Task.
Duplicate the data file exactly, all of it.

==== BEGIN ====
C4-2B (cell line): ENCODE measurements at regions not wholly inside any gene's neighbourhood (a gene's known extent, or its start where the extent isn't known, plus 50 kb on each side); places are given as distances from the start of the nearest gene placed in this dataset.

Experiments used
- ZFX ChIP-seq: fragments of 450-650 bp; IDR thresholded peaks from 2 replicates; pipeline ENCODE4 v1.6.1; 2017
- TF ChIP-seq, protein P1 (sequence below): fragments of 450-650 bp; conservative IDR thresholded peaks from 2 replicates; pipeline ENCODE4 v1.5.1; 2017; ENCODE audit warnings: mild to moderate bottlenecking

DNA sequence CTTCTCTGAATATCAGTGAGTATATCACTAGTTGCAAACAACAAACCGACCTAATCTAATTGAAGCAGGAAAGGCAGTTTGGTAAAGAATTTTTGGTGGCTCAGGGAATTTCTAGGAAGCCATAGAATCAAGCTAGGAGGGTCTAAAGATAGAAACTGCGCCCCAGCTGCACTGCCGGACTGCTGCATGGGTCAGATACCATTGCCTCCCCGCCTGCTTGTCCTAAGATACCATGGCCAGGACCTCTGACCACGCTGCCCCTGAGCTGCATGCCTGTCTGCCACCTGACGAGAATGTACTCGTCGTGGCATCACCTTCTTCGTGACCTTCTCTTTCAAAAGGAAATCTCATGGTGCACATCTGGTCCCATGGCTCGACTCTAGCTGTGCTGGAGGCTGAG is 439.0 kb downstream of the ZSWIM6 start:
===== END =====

C4-2B (cell line): ENCODE measurements at regions not wholly inside any gene's neighbourhood (a gene's known extent, or its start where the extent isn't known, plus 50 kb on each side); places are given as distances from the start of the nearest gene placed in this dataset.

Experiments used
- ZFX ChIP-seq: fragments of 450-650 bp; IDR thresholded peaks from 2 replicates; pipeline ENCODE4 v1.6.1; 2017
- TF ChIP-seq, protein P1 (sequence below): fragments of 450-650 bp; conservative IDR thresholded peaks from 2 replicates; pipeline ENCODE4 v1.5.1; 2017; ENCODE audit warnings: mild to moderate bottlenecking

DNA sequence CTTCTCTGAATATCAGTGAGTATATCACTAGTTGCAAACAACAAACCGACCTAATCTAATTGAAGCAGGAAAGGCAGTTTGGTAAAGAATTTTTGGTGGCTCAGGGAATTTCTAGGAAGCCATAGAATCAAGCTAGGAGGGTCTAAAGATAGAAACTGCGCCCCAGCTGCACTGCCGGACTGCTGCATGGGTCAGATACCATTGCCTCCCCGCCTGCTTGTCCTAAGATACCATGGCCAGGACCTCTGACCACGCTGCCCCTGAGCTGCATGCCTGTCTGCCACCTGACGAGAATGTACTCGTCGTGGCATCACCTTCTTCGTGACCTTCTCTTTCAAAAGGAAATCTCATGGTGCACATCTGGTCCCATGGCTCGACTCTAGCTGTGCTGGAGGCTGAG is 439.0 kb downstream of the ZSWIM6 start: